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Coal to Natural Gas

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Coal to Natural Gas Firing Conversion Technologies

In the present operating climate, a number of electric utilities are considering converting some of their units from coal to natural gas firing. Along with this conversion, new natural gas fired NOx emissions requirements will be established. Fuel gas fired NOx emissions are formed during the combustion process by thermal fixation of the combustion air nitrogen. One of the most effective combustion NOx control technologies is flue gas recirculation (FGR), which, as a standalone technology may effectively reduce the NOx emissions below the new requirements. If not, then FGR may be augmented with a stoichiometric NOx control technology commonly referred to as Burner-Out-Of Service (BOOS) operation to further reduce NOx emissions. It is very likely that the combination of FGR and BOOS will reduce NOx emissions below required levels. IFGR and Burner Out of Service (BOOS) operation provide a very effective means for controlling the thermal and stoichiometric NOx formation, respectively. A description of IFGR and BOOS are provided below.

Induced Flue Gas Recirculation (IFGR)

Recirculating flue gas back to the combustion zone has been one of the most effective methods of reducing NOx emissions from gas and oil fired units since the early 1970’s. Flue Gas Recirculation (FGR) reduces NOx formation by reducing peak flames temperatures. In conventional applications, the recirculated flue gas is typically extracted from the outlet duct upstream of the air heater. The flue gas is then returned through a separate duct and fan to the combustion air duct that feeds the windbox. The recirculated flue gas is mixed with the combustion air with airfoils or other mixing devices in the duct. This technology is known as windbox FGR (WFGR). WFGR systems require installation of a separate FGR fan to move flue gas from the exit to the air supply ducting at the windbox inlet.

ETEC offers a far less costly version of the FGR technology that eliminates the need for a separate FGR fan and windbox mixing devices. This patented technology, known as Induced Flue Gas Recirculation (IFGR) is based on ETEC’s "Extractor/Inducer" technology that uses the existing forced draft fan (FDF) to pull (induce) flue gas from the exhaust duct, via the extractor, into the combustion air at the fan inlet. The fan also serves as the mixing device.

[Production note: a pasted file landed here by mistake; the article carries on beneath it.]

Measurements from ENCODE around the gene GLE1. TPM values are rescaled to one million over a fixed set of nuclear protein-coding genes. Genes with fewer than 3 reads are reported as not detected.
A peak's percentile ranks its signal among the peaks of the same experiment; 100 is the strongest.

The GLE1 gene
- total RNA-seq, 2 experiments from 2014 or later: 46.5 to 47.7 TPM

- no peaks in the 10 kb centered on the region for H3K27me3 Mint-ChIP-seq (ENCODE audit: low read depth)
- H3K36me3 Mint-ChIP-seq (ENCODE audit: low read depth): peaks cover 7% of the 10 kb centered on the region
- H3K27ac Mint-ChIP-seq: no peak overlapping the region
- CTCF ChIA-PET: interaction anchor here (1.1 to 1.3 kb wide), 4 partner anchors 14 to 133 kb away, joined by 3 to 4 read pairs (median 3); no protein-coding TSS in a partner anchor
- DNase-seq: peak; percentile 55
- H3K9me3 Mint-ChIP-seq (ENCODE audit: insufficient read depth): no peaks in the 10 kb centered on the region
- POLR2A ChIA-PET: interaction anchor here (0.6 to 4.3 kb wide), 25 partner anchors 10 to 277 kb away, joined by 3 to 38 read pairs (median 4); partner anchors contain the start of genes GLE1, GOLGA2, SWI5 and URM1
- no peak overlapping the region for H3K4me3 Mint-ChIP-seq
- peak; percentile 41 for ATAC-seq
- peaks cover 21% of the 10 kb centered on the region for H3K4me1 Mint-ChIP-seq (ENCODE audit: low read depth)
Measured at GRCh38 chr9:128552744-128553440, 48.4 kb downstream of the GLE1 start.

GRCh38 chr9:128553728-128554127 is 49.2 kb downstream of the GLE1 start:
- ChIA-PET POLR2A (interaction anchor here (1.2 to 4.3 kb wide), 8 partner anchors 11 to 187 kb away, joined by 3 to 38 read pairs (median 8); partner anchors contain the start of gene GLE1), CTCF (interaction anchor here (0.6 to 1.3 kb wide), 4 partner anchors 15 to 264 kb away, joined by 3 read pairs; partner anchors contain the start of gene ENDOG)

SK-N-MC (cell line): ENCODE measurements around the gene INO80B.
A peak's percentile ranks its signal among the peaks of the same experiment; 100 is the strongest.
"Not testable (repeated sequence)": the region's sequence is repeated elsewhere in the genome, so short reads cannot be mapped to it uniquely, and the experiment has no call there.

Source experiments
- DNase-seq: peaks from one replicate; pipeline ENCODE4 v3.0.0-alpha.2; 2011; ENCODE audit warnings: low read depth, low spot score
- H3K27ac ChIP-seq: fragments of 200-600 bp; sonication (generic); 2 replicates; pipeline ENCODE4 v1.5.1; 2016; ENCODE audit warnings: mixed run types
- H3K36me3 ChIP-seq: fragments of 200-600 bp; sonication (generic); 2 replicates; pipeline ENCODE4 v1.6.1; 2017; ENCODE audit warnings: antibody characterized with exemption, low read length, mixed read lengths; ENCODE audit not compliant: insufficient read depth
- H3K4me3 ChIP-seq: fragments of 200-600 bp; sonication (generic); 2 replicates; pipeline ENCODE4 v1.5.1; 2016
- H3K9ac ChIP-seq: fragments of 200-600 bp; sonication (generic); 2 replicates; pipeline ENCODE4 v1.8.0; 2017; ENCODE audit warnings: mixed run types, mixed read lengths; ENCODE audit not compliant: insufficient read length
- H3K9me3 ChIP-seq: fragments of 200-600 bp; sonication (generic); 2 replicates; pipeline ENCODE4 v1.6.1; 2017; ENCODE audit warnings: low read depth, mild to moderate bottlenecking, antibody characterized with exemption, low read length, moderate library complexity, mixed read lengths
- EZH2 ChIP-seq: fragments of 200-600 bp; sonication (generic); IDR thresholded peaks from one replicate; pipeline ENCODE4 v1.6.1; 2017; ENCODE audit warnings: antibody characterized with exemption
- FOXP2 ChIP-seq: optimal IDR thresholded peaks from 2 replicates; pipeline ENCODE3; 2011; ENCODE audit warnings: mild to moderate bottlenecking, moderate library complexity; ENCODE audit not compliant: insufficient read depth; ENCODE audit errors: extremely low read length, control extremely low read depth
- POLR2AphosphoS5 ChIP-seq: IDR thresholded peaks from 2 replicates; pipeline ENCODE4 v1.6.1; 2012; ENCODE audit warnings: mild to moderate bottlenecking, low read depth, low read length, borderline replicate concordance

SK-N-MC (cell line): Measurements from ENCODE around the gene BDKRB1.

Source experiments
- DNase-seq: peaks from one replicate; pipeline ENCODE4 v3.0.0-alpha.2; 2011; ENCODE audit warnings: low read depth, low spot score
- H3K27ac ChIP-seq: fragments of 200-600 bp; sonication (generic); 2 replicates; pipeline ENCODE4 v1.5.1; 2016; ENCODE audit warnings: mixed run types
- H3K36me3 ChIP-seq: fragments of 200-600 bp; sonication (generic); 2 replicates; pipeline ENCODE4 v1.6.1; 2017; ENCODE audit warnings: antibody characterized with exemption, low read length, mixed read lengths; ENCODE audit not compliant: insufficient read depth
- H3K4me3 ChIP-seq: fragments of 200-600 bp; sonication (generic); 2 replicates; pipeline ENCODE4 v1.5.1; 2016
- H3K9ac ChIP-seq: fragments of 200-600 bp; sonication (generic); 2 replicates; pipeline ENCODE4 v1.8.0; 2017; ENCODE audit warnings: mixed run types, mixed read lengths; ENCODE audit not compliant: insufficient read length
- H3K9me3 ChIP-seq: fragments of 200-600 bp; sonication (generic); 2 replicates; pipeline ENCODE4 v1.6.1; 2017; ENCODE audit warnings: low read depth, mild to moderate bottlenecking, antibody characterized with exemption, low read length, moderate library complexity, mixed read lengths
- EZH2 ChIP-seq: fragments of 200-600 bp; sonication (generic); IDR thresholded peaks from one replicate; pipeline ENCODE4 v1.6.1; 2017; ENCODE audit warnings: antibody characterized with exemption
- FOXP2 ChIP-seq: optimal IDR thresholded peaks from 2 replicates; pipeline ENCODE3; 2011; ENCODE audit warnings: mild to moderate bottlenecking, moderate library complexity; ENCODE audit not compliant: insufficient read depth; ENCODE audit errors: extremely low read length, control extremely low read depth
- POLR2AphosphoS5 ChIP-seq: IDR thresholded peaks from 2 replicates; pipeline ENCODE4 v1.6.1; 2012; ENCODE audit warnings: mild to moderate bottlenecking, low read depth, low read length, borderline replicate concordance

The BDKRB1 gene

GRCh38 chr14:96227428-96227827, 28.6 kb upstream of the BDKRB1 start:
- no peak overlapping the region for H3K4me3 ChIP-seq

This process reduces NOx emissions, primarily by reducing peak flame temperature levels. The exhaust gases mixed with the combustion air absorb heat during the combustion process, thereby reducing peak flame temperature and NOx emissions formation (as illustrated in CFD model results shown in Figure 1-1).

ETEC engineers pioneered the application of IFGR technology to electric utility boilers in the 1990's. The very first electric utility IFGR project was conducted for the client through an EPRI tailored collaboration program, designed to demonstrate the viability and cost-effectiveness of IFGR technology in reducing NOx emissions. Since then ETEC has designed and installed over 50 IFGR systems. Test data obtained from various ETEC IFGR systems’ implementation test programs, showing the relationship of NOx emissions reduction as a function of %IFGR, is presented in Figure 1-2.

The before and after pictures for a typical electric utility boiler IFGR system are shown in Figure 1-3. Each IFGR duct is equipped with control dampers that regulate the amount of flue gas recirculation to the forced draft fan inlet.

Combustion Modification (BOOS)

In most electric utility projects, ETEC has combined IFGR operation with combustion modifications via BOOS to achieve dramatic NOx emissions reductions. Implementation of BOOS operation is a practical and effective means of achieving staged combustion, i.e., modifying burner stoichoimetry, on an existing boiler. The technique of BOOS operation involves terminating the fuel flow to selected burners while leaving the air registers open. The remaining burners operate fuel-rich, thereby limiting oxygen availability, lowering peak flame temperatures, and reducing NOx formation. The un-reacted combustion products combine with the air from the terminated-fuel burners to complete burnout before exiting the furnace. BOOS operation can be a very effective NOx reduction technology, depending on the degree of staging, as shown in Figure 1-4.

A list of ETEC IFGR system projects is presented in Table 1-1. For most of the 50+ IFGR systems, ETEC has also implemented BOOS operation, in conjunction with IFGR, to achieve maximum combustion NOx emissions control. Our clients have stated that this combination of technologies is by far the most cost-effective approach in their NOx control strategy. The costs of alternate NOx control technologies are an order of magnitude higher, with results only equal to or slightly improved over ETEC's technologies.

Figure 1-1. CFD Model- NOx Emissions Reductions with IFGR

Predicted Gas Temperature contours (ºF)
IFGR Predicted Gas Temperature contours

Predicted NOx Concentration contours (ppm)
(CFD Model Results).
Predicted NOx Concentration contours

ETEC IFGR Systems NOx Emissions Reductions
ETEC IFGR Systems NOx Emissions Reductions

Figure 1-2. NOx Emissions Reductions with IFGR

ETEC Before IFGR

ETEC After IFGR

Figure 1-4. Stoichiometry Modification (BOOS) NOx Reduction

ETEC BOOS Performance

Table 1-1. ETEC IFGR Systems Client List

etec clients